Did a Volcano Play a Role in Napoleon's Downfall? Maybe

New study suggests eruption played a role in poor weather conditions during battle

(Newser) - Here's an unexpected theory: that Napoleon's defeat at Waterloo in June 1815 was partly caused by the eruption of an volcano in Indonesia. It's a suggestion tacked onto the end of a study by Dr. Matthew Genge of the Imperial College London published Wednesday in Geology . Titled... More »

Good News for Future Lunar Colonists

Astronomers find 'definitive evidence' of ice on moon's surface

(Newser) - Future lunar colonists shouldn't have too much trouble finding water: In a first, astronomers have discovered ice—specifically patches of frost—on the moon's north and south poles, in areas permanently shaded from the sun. Found by observing how molecules absorb infrared light, the ice is particularly concentrated... More »

Scientists Make Spaghetti Do What It Rarely Does

Snap neatly in two

(Newser) - Scientists at MIT have just completed an excellent pasta parlor trick: They figured out how to snap pieces of spaghetti in two. The uninitiated can test the original problem for themselves: Go to the kitchen, pull out a piece of dry spaghetti, and try to break it into two pieces.... More »

What We Assumed About Easter Island May Be Wrong

New study looked at the source of the tools used to carve the heads

(Newser) - The tale of the demise of Easter Island's people may have to be rewritten. The story has long held that infighting as resources ran out was one of the main drivers of the collapse, but a new study published in the Journal of Pacific Archaeology suggests a different scenario.... More »

In an Ancient Jar, World's Oldest Cheese Is Found

Remnants of the stuff remain after 3,200 years

(Newser) - For thousands of years beneath Egypt's desert sands, a solidified whitish substance sat in a broken jar. Scientists now say it's "probably the most ancient archaeological solid residue of cheese ever found," per the AP . Archaeologists came across the finding while cleaning the sands around a... More »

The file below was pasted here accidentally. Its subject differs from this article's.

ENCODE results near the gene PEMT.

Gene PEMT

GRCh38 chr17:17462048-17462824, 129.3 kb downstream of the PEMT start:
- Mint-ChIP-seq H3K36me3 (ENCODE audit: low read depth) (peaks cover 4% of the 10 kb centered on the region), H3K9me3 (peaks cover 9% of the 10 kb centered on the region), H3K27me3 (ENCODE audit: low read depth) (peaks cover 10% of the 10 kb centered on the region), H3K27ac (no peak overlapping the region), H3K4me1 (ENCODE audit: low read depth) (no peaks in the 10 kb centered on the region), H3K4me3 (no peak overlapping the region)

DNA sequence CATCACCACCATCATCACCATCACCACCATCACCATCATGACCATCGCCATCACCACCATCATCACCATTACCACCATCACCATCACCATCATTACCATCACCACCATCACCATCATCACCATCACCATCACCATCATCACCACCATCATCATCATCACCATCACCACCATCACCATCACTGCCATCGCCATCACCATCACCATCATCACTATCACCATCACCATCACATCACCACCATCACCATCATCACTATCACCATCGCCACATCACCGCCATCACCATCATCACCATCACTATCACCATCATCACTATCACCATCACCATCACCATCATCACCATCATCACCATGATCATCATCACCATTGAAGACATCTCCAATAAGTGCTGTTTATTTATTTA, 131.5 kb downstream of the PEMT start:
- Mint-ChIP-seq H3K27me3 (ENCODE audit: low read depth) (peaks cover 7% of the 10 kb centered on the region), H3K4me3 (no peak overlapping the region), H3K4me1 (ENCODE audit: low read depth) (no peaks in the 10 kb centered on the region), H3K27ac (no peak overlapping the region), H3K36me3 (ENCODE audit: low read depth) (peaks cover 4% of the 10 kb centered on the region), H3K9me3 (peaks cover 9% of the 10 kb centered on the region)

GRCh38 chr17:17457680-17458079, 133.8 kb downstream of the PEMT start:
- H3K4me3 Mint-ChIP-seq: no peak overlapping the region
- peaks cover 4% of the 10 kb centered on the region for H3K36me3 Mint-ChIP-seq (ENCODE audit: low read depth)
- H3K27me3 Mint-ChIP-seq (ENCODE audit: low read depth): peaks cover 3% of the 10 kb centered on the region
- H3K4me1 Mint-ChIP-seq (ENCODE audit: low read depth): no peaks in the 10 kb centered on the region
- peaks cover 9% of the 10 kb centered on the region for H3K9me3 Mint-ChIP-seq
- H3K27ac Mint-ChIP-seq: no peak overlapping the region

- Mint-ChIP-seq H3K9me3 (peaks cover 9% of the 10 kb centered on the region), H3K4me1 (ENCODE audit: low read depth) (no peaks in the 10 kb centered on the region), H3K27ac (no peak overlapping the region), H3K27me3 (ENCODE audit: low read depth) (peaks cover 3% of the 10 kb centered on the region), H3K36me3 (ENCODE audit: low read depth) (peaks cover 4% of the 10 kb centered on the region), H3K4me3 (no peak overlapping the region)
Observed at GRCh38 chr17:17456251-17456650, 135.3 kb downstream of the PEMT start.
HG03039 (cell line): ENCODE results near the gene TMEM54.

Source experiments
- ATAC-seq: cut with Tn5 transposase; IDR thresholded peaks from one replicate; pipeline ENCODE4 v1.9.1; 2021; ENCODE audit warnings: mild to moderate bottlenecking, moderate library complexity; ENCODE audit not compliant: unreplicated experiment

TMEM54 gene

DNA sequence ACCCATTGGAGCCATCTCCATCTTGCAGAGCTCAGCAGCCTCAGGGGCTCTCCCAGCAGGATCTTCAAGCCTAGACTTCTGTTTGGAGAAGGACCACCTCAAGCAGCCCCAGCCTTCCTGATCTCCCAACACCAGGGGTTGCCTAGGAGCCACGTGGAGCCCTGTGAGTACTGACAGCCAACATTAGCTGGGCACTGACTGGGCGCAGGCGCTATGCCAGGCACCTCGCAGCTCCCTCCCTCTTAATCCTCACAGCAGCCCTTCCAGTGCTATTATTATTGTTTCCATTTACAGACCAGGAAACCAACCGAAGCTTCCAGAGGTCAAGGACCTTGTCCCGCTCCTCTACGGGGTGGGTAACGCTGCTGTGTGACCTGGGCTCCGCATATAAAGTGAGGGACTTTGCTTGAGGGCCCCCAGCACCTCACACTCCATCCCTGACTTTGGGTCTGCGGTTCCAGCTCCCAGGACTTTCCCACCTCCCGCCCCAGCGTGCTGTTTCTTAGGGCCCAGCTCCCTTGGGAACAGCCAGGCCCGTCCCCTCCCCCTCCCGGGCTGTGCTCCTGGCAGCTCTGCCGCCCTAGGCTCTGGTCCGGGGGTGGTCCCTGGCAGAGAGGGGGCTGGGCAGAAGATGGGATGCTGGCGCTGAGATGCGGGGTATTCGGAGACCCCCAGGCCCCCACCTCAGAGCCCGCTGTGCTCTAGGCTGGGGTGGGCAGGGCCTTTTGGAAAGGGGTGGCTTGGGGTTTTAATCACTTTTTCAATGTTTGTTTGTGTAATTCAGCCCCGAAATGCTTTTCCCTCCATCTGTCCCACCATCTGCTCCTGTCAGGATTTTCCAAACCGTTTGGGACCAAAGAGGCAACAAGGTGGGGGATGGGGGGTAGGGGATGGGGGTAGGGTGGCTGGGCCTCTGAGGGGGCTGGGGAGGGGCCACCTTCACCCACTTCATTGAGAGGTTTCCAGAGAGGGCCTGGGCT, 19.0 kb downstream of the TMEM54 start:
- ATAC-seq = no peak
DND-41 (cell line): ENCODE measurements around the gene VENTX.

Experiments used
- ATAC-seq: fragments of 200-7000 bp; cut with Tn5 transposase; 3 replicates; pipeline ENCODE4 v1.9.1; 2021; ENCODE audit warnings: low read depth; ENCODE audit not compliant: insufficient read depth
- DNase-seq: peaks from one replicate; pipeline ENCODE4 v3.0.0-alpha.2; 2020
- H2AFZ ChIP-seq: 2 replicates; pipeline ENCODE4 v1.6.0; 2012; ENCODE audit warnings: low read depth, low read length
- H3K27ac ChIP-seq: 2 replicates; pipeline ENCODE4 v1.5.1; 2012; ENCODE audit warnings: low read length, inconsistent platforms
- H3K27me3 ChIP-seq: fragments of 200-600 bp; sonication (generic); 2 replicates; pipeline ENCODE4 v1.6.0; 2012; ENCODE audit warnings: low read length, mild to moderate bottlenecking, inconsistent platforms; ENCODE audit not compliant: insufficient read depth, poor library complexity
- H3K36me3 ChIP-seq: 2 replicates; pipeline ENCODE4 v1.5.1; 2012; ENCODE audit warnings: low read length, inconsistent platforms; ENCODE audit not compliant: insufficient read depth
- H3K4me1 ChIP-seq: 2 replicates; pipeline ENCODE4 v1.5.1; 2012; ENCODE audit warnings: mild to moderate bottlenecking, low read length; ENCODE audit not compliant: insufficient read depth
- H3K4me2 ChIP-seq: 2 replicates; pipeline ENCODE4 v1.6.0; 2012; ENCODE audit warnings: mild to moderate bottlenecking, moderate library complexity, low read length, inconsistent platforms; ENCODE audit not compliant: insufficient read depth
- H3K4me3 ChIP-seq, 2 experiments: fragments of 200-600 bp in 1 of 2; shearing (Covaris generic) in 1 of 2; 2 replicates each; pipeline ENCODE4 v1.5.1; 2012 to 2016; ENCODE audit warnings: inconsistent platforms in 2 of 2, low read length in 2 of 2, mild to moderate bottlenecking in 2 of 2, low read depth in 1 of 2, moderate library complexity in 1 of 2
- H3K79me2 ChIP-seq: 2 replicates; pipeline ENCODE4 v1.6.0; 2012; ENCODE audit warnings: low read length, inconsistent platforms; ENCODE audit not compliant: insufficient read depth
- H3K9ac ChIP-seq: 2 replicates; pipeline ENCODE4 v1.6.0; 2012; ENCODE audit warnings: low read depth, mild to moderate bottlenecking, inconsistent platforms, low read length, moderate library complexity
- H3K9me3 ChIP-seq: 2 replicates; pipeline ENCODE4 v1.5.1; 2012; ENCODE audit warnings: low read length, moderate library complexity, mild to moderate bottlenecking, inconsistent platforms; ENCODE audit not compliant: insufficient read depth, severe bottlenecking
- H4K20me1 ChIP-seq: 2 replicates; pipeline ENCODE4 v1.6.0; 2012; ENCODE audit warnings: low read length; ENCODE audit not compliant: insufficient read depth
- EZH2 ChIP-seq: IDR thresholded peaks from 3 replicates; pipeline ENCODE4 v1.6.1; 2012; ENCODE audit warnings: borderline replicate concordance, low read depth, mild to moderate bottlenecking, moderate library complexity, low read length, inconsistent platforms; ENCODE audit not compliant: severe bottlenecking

Earliest Known Egyptian Mummy Is Discovered

He moves back the start of the embalming practice about 1,500 years

(Newser) - He was probably in his 20s and died nearly 6,000 years ago in Egypt. Beyond that, not much is known about the mystery man—except that he has helped scientists rewrite the book on mummification. Chemical analysis reveals that whoever buried him also embalmed him, and that pushes back... More »

Scientists Link Devices' Blue Light to Serious Eye Trouble

When blue light hits our retinas, toxic molecules flow, killing eye cells we can't get back

(Newser) - Staring at your smartphone, tablet, or computer screen for hours on end may not only be fueling your online addiction—it could be wreaking havoc on your eyesight. So says a new study out of the University of Toledo, published in the Scientific Reports journal, and it's all because... More »

Prozac's Odd Side Effect: Less Frisky Birds

Females get trace amounts at sewage plants, become less desirable to mates

(Newser) - We humans consume a lot of antidepressants, and that means birds inadvertently do the same while feeding at sewage plants. Now researchers in the UK suggest that it's taking a toll on the birds' libidos, making them—or at least the females—less attractive to prospective mates. In their... More »

Find Made at Jamestown May Be a Significant One

Archaeologists suspect they may have found George Yeardley's remains

(Newser) - "Who got such a prominent burial in the church?" It's the question archaeologists believe they know the answer to, though only time—and DNA analysis—will tell. Scientists working in Jamestown, Va., have unearthed remains they suspect might belong to Sir George Yeardley, the first governor of Virginia,... More »

World's 'Most Widely Accepted Boundary' May Be Wrong

Astrophysicist says Karman Line is 50 miles above Earth, not 62

(Newser) - Astrophysicist Jonathan McDowell calls the Karman Line the world's "most widely accepted boundary." It's otherwise known as the point where space meets Earth's atmosphere, and since before the launch of Sputnik, it's thought to have hovered 62 miles above our heads. Until now. In... More »

Stories 1 - 20 |  Next >>

AROUND THE WEB